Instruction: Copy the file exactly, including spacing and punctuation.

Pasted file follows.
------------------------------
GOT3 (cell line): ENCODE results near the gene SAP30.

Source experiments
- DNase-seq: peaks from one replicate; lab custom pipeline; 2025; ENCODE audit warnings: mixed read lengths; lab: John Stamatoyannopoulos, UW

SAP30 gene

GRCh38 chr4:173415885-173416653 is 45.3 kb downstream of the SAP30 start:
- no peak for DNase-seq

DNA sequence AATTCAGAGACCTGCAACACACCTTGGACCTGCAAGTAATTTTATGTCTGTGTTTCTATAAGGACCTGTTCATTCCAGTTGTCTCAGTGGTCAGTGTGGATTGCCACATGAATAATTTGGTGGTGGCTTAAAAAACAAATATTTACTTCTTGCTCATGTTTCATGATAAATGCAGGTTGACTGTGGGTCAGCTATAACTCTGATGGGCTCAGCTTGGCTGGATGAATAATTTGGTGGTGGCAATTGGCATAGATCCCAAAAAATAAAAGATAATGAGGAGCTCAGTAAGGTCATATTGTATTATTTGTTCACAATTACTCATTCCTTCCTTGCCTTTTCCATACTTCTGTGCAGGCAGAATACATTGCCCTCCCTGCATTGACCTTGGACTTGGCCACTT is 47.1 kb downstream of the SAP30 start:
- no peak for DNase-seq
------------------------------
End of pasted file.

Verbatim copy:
GOT3 (cell line): ENCODE results near the gene SAP30.

Source experiments
- DNase-seq: peaks from one replicate; lab custom pipeline; 2025; ENCODE audit warnings: mixed read lengths; lab: John Stamatoyannopoulos, UW

SAP30 gene

GRCh38 chr4:173415885-173416653 is 45.3 kb downstream of the SAP30 start:
- no peak for DNase-seq

DNA sequence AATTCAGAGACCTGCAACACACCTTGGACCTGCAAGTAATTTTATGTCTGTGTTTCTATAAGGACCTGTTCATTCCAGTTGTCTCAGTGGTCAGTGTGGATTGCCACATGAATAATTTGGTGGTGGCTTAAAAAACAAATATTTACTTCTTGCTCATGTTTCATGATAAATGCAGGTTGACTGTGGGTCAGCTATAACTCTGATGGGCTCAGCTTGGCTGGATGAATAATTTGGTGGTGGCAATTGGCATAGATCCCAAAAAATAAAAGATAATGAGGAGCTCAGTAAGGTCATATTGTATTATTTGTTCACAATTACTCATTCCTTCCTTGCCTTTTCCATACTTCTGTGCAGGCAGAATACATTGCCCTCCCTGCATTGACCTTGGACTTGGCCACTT is 47.1 kb downstream of the SAP30 start:
- no peak for DNase-seq